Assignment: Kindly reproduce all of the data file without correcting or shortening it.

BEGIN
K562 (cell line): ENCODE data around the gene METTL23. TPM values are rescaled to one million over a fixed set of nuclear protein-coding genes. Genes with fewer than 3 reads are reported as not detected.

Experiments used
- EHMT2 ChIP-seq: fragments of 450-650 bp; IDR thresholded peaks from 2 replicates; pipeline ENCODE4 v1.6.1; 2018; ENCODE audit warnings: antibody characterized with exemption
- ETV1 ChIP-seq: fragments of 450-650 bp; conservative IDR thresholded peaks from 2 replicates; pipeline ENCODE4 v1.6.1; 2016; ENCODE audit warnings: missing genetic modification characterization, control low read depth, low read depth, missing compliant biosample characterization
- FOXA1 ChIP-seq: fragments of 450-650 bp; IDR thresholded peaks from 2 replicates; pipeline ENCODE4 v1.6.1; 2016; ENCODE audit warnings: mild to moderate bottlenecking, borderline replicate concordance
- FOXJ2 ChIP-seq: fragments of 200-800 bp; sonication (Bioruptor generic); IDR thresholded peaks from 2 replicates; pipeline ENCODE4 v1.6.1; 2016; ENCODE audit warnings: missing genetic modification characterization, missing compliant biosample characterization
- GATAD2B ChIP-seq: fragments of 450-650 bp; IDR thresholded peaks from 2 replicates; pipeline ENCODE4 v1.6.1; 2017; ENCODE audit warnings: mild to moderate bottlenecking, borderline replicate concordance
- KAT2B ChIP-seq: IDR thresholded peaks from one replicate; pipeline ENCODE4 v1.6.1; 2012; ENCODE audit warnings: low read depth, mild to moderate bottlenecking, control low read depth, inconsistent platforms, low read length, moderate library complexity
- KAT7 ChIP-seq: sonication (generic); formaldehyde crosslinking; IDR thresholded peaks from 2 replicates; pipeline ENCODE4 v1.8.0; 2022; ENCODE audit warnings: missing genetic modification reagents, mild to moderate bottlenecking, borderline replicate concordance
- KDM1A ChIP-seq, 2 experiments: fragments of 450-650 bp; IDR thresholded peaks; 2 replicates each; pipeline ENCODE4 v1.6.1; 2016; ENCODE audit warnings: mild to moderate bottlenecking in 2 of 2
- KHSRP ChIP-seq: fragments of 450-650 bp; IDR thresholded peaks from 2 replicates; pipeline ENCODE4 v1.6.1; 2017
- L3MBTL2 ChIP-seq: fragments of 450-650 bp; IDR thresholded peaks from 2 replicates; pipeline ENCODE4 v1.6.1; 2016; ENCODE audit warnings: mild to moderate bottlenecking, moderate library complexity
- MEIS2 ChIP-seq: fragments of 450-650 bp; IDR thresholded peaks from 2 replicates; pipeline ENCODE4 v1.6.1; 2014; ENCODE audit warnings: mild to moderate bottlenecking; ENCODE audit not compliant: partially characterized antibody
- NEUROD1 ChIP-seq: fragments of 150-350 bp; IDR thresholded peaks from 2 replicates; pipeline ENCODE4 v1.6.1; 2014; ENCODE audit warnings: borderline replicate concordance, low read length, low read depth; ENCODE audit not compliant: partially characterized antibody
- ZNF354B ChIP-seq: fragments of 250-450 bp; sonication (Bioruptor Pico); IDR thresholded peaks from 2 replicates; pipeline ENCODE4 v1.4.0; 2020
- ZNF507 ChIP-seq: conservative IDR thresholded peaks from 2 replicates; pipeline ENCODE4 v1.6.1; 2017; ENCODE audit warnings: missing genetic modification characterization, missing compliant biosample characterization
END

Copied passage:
K562 (cell line): ENCODE data around the gene METTL23. TPM values are rescaled to one million over a fixed set of nuclear protein-coding genes. Genes with fewer than 3 reads are reported as not detected.

Experiments used
- EHMT2 ChIP-seq: fragments of 450-650 bp; IDR thresholded peaks from 2 replicates; pipeline ENCODE4 v1.6.1; 2018; ENCODE audit warnings: antibody characterized with exemption
- ETV1 ChIP-seq: fragments of 450-650 bp; conservative IDR thresholded peaks from 2 replicates; pipeline ENCODE4 v1.6.1; 2016; ENCODE audit warnings: missing genetic modification characterization, control low read depth, low read depth, missing compliant biosample characterization
- FOXA1 ChIP-seq: fragments of 450-650 bp; IDR thresholded peaks from 2 replicates; pipeline ENCODE4 v1.6.1; 2016; ENCODE audit warnings: mild to moderate bottlenecking, borderline replicate concordance
- FOXJ2 ChIP-seq: fragments of 200-800 bp; sonication (Bioruptor generic); IDR thresholded peaks from 2 replicates; pipeline ENCODE4 v1.6.1; 2016; ENCODE audit warnings: missing genetic modification characterization, missing compliant biosample characterization
- GATAD2B ChIP-seq: fragments of 450-650 bp; IDR thresholded peaks from 2 replicates; pipeline ENCODE4 v1.6.1; 2017; ENCODE audit warnings: mild to moderate bottlenecking, borderline replicate concordance
- KAT2B ChIP-seq: IDR thresholded peaks from one replicate; pipeline ENCODE4 v1.6.1; 2012; ENCODE audit warnings: low read depth, mild to moderate bottlenecking, control low read depth, inconsistent platforms, low read length, moderate library complexity
- KAT7 ChIP-seq: sonication (generic); formaldehyde crosslinking; IDR thresholded peaks from 2 replicates; pipeline ENCODE4 v1.8.0; 2022; ENCODE audit warnings: missing genetic modification reagents, mild to moderate bottlenecking, borderline replicate concordance
- KDM1A ChIP-seq, 2 experiments: fragments of 450-650 bp; IDR thresholded peaks; 2 replicates each; pipeline ENCODE4 v1.6.1; 2016; ENCODE audit warnings: mild to moderate bottlenecking in 2 of 2
- KHSRP ChIP-seq: fragments of 450-650 bp; IDR thresholded peaks from 2 replicates; pipeline ENCODE4 v1.6.1; 2017
- L3MBTL2 ChIP-seq: fragments of 450-650 bp; IDR thresholded peaks from 2 replicates; pipeline ENCODE4 v1.6.1; 2016; ENCODE audit warnings: mild to moderate bottlenecking, moderate library complexity
- MEIS2 ChIP-seq: fragments of 450-650 bp; IDR thresholded peaks from 2 replicates; pipeline ENCODE4 v1.6.1; 2014; ENCODE audit warnings: mild to moderate bottlenecking; ENCODE audit not compliant: partially characterized antibody
- NEUROD1 ChIP-seq: fragments of 150-350 bp; IDR thresholded peaks from 2 replicates; pipeline ENCODE4 v1.6.1; 2014; ENCODE audit warnings: borderline replicate concordance, low read length, low read depth; ENCODE audit not compliant: partially characterized antibody
- ZNF354B ChIP-seq: fragments of 250-450 bp; sonication (Bioruptor Pico); IDR thresholded peaks from 2 replicates; pipeline ENCODE4 v1.4.0; 2020
- ZNF507 ChIP-seq: conservative IDR thresholded peaks from 2 replicates; pipeline ENCODE4 v1.6.1; 2017; ENCODE audit warnings: missing genetic modification characterization, missing compliant biosample characterization